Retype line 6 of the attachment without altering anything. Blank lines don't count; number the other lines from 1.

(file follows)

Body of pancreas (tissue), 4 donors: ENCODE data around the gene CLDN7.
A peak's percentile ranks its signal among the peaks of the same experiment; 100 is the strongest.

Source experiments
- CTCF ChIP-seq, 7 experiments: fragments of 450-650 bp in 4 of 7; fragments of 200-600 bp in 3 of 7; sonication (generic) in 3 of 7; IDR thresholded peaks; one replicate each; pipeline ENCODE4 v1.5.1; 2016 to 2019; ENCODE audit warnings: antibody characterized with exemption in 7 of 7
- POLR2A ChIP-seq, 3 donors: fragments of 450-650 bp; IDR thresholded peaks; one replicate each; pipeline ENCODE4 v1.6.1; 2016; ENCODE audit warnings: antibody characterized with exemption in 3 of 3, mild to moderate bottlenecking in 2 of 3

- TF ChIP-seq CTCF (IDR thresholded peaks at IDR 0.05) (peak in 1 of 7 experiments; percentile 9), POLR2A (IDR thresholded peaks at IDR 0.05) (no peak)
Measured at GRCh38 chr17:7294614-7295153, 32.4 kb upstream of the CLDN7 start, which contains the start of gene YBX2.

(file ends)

- TF ChIP-seq CTCF (IDR thresholded peaks at IDR 0.05) (peak in 1 of 7 experiments; percentile 9), POLR2A (IDR thresholded peaks at IDR 0.05) (no peak)